A Liverpool business leader has warned heritage lobbyists that they are in danger of making Liverpool look like a city that is ‘closed for business’ if they continue to object to investment and developments in the city.
The comments from the chief executive of leading business lobby group Downtown in Business Frank McKenna come following the decision of the city mayor to withdraw support for the proposed Zip Wire attraction from the top of St John’s Beacon.
“Zip World, having been invited by the council to explore the possibility of providing a zip wire facility in Liverpool, have invested almost half a million pounds thus far in developing the initiative. They have now been told to go back to the drawing board and look at identifying alternative plans.
“Everton Football Club, having spent a huge amount of time, money and resource on one of the widest community consultation processes we have ever seen, have been told that concerns about World Heritage Status will see their scheme delayed for months.
“We even have leading councillor’s calling for our ambitions to have a cruise liner terminal to be scrapped.
“The heritage lobby may be enjoying the unique power and influence they appear to have over Liverpool – but it is other competitor cities who are celebrating.”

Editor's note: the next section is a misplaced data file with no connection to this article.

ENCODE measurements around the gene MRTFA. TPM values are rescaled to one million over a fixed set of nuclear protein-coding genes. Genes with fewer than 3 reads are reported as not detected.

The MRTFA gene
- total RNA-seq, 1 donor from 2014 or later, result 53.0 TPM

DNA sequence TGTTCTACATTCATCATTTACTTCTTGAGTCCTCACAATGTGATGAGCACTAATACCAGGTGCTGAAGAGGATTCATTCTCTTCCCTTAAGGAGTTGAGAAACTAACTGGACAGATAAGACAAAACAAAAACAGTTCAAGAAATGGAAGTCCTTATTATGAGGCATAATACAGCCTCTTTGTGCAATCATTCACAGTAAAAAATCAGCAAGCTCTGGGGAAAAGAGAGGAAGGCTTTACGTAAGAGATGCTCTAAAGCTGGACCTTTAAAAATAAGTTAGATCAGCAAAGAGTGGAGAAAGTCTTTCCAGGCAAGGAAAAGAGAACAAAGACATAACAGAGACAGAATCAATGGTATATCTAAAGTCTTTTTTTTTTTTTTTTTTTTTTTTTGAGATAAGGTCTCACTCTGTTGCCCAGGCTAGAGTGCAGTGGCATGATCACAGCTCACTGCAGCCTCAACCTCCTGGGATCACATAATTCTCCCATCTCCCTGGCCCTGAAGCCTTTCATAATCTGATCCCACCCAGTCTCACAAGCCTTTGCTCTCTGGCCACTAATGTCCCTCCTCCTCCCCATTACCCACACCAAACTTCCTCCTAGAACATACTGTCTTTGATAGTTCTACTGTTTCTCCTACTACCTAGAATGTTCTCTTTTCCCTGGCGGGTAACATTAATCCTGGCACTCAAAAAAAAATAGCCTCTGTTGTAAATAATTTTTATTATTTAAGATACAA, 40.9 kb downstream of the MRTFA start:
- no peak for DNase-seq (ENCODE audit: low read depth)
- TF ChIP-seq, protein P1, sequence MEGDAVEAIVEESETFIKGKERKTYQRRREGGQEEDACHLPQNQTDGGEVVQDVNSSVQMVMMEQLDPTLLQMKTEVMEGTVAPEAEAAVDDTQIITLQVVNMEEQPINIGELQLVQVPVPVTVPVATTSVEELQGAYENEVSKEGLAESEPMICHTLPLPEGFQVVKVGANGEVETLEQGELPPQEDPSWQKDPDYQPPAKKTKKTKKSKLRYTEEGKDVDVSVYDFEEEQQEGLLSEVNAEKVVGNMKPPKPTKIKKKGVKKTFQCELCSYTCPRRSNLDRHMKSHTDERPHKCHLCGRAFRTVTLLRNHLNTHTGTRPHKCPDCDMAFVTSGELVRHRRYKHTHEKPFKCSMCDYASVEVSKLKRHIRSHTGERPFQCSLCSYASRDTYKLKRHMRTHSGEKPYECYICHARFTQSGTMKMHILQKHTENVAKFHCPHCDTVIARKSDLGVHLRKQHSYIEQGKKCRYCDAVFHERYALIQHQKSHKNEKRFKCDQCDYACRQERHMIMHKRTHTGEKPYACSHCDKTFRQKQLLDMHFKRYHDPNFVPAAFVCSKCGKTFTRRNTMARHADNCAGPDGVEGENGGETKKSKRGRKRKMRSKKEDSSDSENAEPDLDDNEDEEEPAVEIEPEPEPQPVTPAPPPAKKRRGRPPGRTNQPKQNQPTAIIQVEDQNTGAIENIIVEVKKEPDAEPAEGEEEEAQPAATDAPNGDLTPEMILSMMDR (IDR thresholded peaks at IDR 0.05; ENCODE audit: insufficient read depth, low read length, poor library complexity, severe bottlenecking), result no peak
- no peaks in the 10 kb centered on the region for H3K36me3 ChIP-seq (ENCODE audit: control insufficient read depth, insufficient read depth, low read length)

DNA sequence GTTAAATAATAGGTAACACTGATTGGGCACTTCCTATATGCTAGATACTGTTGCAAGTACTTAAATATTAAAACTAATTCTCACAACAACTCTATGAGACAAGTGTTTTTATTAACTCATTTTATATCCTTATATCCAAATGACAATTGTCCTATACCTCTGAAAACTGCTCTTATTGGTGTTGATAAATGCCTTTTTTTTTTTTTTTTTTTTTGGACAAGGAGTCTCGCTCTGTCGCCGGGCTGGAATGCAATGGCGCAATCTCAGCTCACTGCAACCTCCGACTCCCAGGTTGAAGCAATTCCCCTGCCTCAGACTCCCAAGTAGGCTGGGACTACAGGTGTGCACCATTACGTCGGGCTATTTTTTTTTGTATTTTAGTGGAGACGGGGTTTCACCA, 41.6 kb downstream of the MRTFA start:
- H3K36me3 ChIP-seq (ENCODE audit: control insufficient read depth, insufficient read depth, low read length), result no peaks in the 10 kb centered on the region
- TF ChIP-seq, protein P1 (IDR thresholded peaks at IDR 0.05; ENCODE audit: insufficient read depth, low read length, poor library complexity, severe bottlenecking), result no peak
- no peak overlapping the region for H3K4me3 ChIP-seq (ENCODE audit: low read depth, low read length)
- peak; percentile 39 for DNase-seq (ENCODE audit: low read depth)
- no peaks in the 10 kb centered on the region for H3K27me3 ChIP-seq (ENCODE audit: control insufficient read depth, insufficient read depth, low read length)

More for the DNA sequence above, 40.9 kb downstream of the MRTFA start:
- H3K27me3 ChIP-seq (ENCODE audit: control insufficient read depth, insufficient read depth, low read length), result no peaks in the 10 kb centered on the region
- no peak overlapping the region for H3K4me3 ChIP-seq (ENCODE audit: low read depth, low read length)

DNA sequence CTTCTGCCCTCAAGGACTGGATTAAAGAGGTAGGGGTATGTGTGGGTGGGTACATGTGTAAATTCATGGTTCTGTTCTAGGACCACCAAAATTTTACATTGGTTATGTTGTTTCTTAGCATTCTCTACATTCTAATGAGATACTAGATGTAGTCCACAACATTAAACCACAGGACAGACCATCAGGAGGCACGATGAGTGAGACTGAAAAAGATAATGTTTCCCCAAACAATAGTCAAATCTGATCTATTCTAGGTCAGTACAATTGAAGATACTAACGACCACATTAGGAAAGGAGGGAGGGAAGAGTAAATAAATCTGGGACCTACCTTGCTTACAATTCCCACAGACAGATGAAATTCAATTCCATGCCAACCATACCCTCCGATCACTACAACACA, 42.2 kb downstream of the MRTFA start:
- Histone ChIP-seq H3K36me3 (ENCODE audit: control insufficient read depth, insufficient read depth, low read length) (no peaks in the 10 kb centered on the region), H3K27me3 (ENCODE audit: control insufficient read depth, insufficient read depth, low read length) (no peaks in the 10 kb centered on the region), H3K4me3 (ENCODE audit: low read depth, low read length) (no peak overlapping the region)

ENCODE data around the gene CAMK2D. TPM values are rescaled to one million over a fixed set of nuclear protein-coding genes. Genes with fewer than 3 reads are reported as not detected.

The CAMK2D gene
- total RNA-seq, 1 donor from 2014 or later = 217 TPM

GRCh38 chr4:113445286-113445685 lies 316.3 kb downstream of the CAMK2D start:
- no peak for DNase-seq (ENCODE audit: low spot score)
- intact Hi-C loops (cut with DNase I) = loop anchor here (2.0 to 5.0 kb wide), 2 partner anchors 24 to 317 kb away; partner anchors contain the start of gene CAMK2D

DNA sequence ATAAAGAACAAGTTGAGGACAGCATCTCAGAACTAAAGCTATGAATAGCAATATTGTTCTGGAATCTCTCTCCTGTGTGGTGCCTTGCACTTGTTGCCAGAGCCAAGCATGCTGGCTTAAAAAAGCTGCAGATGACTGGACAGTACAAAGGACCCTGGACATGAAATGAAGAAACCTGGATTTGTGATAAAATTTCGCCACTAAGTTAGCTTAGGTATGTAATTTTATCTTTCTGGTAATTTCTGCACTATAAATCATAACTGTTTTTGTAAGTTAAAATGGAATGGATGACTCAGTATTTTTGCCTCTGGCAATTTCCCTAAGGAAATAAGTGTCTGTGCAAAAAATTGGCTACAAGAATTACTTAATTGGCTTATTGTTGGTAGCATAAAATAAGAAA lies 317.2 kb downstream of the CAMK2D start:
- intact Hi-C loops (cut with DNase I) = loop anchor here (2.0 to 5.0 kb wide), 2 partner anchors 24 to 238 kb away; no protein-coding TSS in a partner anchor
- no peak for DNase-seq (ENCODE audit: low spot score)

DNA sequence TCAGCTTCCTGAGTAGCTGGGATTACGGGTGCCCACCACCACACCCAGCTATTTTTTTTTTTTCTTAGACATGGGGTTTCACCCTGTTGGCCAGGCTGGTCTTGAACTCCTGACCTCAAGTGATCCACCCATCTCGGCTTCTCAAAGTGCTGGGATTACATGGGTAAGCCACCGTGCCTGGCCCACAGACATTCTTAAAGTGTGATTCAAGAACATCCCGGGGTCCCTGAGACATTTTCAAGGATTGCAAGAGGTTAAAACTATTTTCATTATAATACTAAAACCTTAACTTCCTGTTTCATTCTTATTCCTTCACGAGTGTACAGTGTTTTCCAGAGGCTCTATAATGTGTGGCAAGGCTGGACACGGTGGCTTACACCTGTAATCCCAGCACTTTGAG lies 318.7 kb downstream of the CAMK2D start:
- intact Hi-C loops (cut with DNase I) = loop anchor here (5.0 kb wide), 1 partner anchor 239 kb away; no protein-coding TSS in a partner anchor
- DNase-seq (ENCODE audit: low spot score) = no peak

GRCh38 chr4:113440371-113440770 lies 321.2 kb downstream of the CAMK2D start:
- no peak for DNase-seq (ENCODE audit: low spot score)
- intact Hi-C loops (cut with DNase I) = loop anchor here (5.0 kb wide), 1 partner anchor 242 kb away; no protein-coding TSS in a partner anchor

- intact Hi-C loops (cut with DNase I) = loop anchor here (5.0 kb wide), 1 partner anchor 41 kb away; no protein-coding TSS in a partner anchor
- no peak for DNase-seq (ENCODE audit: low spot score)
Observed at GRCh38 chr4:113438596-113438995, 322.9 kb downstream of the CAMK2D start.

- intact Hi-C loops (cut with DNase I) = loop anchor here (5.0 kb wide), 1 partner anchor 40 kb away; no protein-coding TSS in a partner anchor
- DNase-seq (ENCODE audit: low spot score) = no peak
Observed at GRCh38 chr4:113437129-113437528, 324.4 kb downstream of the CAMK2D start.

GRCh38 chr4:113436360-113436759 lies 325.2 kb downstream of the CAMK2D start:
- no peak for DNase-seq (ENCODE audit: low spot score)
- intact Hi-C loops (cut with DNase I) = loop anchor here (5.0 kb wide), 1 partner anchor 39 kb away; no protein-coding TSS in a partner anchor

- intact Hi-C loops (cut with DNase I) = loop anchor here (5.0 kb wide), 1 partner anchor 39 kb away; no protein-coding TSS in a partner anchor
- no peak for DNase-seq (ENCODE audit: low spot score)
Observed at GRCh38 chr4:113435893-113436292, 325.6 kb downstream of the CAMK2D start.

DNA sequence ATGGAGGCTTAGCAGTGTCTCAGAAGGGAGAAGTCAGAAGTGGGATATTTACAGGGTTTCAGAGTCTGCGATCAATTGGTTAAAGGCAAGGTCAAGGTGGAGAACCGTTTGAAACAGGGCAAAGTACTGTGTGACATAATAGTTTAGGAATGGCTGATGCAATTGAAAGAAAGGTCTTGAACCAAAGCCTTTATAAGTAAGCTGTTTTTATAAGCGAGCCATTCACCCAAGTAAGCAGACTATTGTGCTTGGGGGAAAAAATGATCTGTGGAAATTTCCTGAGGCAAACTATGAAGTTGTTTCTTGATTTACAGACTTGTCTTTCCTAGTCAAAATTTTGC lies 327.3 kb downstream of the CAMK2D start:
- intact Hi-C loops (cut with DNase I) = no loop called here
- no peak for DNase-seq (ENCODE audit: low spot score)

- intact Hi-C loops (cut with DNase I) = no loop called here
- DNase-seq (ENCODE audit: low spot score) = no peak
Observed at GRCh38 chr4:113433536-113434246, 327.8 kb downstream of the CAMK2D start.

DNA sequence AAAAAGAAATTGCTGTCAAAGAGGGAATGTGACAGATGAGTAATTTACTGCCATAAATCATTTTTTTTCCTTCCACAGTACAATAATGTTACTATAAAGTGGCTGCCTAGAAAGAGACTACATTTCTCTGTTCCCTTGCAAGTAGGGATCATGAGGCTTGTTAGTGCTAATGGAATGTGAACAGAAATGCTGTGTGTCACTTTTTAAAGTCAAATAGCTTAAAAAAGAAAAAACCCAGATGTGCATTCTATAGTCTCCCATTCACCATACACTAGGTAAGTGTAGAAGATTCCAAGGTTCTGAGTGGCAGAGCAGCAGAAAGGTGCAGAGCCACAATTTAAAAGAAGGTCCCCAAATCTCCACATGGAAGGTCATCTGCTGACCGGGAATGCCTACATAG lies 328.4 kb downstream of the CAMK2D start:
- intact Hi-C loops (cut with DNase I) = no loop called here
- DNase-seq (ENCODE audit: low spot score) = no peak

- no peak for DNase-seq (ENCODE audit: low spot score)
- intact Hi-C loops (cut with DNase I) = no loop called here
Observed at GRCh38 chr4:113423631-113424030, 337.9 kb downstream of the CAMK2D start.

Mr McKenna continued:
“Having worked so hard for over a decade to change the perception of Liverpool from being a basket case to a business-friendly city, it would be a shame if we threw all that work away by allowing the noisy minority to take us back to the bad old days.
“Inward investors will be watching these latest developments and asking themselves if Liverpool is still aspirational for its future, or more interested in protecting its past.
“The mix of old and new is what Liverpool has been so good at promoting in recent times. We are in danger of losing our way by allowing the heritage lobby to dictate an agenda that would be more appropriate for York than for a city that wants to be a dynamic, entrepreneurial, twenty-first century city.
“Those who are badgering investors, objecting to developments and saying ‘no’ to new initiatives need to be held to account and asked where they see the new jobs, investment and economic growth coming from.”
The DIB boss concluded:
“We are about to see Liverpool take a huge economic hit from the Covid-19 crisis. We need new ideas, new projects and new investors. Driving business out of Liverpool when the city is in desperate need of jobs is about as short sighted as it gets.”